Jeremy Thorpe – ‘one of the bravest men in British politics’


On Monday night, the National Liberal Club was the august venue for the AGM of the Liberal Democrat History Group, followed by a talk by Ronald Porter entitled “Jeremy is innocent”.

The full title of the talk, which was presented personal views from Ronald Porter (who is an obituarist and food/wine writer for the Independent and other outlets) was:

The life and times of Jeremy (1929-2014) and Marion Thorpe (1926-2014) by Ronald Porter with some splendid help from Duncan Brack.

Michael Steed chaired the talk and Duncan Brack helped provide photographs for it.

All in all, it was a lovely evening, held in the Lady Violet room, with a very interesting talk, some fascinating photos and attractive music. This was my first visit to the National Liberal Club. I was blown away by the grand surroundings. It was all very “Lord Bonkers-ish” – I looked around in vain for the stained glass window commemorating the Bonham-Carter victory in the 1958 Torrington by-election.

So did the talk tell us anything we didn’t know? Well, I have to say that Ronald Porter presented a vast array of facts and anecdotes about Jeremy and Marion Thorpe. It was a very well rounded and interesting talk. It particularly gave me a much better awareness of Marion Thorpe – with her highly distinguished musical background and her first Royal marriage. This part of the talk certainly gave me new information. Who knew, for example, that Queen Mary had to eventually consent to the then Marion Stein’s first marriage, followed by assent from King George VI?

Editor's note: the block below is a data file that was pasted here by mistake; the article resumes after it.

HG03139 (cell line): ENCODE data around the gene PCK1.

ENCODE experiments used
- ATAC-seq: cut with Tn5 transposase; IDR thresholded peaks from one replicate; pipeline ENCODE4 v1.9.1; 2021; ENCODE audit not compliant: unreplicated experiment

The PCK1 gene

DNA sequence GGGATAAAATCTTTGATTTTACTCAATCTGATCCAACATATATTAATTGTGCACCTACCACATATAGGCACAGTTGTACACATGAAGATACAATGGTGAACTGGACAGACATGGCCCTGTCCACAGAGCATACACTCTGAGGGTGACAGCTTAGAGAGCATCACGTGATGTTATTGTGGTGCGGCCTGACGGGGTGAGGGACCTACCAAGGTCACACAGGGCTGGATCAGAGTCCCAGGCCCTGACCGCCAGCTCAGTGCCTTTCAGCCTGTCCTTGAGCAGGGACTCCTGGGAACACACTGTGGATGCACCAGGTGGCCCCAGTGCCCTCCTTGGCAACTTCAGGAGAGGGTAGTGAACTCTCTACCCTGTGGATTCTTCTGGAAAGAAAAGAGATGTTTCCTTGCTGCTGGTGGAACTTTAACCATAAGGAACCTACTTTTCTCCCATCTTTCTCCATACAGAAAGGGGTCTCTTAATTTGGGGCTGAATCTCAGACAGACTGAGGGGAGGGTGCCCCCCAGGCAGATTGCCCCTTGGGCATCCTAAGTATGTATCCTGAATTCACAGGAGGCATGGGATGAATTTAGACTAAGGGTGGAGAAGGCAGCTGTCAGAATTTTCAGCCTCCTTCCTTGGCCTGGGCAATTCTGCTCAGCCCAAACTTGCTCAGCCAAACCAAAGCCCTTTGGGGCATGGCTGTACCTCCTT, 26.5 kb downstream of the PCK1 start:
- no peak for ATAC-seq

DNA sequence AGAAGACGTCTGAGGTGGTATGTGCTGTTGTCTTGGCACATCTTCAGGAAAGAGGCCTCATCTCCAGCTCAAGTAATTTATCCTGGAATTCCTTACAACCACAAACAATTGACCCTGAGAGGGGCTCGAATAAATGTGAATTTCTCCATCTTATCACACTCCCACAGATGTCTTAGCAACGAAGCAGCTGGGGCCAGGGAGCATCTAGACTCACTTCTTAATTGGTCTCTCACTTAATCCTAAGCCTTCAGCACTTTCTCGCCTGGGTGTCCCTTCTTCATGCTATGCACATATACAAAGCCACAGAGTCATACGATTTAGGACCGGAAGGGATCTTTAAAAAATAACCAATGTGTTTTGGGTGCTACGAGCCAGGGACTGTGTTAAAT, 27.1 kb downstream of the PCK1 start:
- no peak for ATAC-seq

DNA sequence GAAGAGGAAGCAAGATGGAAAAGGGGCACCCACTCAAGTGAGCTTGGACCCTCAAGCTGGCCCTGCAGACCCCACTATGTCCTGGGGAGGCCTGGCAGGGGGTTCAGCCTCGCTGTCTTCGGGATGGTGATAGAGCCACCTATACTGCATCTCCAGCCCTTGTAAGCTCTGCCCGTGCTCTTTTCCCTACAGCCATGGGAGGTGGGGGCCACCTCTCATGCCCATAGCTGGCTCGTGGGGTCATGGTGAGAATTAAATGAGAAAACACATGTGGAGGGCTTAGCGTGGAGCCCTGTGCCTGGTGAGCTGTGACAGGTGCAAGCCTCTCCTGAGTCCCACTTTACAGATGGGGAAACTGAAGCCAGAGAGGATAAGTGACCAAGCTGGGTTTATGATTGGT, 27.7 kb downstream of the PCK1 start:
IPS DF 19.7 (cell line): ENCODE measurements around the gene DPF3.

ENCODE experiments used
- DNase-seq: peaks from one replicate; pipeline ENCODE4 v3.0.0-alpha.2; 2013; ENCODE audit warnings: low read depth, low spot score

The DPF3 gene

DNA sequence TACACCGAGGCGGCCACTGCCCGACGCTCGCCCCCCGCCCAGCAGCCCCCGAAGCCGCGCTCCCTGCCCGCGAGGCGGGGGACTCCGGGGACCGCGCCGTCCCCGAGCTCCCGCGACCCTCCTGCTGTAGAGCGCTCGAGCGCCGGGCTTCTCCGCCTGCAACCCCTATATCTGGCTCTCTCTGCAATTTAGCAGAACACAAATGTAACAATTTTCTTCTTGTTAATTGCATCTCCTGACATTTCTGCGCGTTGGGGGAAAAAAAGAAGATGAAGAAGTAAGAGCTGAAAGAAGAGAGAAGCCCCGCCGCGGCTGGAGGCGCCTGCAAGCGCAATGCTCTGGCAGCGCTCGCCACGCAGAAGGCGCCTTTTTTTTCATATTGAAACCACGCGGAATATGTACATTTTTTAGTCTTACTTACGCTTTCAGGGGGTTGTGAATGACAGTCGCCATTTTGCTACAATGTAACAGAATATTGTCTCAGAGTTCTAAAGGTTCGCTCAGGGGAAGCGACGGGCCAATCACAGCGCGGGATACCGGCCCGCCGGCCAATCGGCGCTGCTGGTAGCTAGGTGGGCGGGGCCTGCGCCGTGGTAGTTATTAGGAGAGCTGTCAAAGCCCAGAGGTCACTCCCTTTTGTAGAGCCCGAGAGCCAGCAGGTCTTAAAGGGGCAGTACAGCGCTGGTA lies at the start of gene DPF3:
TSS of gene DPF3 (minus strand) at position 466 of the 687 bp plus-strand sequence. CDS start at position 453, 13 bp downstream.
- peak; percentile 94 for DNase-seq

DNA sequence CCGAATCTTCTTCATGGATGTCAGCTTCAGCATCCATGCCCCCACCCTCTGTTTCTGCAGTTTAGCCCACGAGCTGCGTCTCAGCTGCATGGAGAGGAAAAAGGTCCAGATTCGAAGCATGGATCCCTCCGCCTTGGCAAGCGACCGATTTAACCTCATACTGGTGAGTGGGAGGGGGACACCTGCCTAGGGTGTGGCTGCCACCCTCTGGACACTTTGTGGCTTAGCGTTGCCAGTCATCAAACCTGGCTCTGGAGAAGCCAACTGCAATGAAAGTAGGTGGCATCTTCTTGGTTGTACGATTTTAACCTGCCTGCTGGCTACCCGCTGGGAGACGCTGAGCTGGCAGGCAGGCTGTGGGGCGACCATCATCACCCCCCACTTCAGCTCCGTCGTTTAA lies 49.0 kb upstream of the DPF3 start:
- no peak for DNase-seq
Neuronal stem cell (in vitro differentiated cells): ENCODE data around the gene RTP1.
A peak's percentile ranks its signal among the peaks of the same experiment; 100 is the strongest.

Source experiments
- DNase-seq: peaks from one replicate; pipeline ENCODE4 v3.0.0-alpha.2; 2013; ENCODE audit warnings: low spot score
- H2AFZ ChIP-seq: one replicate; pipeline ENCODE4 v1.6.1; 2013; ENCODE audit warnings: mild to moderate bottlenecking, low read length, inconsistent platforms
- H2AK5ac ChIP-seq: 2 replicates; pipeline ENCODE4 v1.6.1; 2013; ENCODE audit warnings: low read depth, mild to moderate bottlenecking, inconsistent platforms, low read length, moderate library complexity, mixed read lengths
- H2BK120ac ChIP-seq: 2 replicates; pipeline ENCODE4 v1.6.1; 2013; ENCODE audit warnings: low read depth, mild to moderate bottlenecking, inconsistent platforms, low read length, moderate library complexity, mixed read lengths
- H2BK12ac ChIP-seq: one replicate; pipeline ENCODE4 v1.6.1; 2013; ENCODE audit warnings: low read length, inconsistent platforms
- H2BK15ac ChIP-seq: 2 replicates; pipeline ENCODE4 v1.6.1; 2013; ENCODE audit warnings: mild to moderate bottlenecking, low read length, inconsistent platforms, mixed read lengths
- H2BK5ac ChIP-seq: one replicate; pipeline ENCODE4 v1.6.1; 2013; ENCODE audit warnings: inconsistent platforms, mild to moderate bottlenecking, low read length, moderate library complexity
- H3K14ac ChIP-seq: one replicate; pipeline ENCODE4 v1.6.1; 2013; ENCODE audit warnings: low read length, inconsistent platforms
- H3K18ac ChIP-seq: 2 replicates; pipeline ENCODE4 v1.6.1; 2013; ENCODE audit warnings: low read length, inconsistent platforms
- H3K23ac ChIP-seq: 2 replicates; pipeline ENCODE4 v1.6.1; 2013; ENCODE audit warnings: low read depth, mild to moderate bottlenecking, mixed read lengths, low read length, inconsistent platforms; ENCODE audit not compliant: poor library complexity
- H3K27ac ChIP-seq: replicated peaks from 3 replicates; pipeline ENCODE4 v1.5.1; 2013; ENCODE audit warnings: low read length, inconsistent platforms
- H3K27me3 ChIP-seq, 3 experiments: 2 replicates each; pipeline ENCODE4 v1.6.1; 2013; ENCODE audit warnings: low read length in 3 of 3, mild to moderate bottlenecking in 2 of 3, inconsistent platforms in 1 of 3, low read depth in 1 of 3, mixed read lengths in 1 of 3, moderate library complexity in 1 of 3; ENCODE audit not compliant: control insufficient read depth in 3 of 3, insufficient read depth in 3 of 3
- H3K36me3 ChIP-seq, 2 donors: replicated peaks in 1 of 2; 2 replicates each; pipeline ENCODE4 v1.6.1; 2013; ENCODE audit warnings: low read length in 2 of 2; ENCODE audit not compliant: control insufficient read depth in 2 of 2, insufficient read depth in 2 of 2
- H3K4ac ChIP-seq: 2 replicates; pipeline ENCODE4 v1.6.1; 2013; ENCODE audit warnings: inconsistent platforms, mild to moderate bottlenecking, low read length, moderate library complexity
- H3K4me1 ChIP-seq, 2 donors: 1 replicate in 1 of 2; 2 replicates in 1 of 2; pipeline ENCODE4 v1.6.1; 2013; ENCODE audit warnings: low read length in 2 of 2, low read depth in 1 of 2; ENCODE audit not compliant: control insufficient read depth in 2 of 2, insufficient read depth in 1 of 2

Mr Porter told us about the judge at Jeremy Thorpe’s trial, who was critical of witnesses for the prosecution. He mentioned that Peter Cook lampooned the judge by saying, assuming the person of Justice Cantley:

You are now to retire, as indeed should I, to carefully to consider your verdict of “Not Guilty”

Ronald Porter gave a very appreciative portrait of Jeremy Thorpe, outlining his many attributes and his championship of many causes. He ended by observing that his research for the talk had led him to conclude that Jeremy Thorpe was:

….one of the bravest men in British politics.

After the talk, there was a question and answer session which involved recollections from several people with deep knowledge of Jeremy Thorpe, who were his friends and colleagues.

You can find out more about the Liberal Democrat History Group here.

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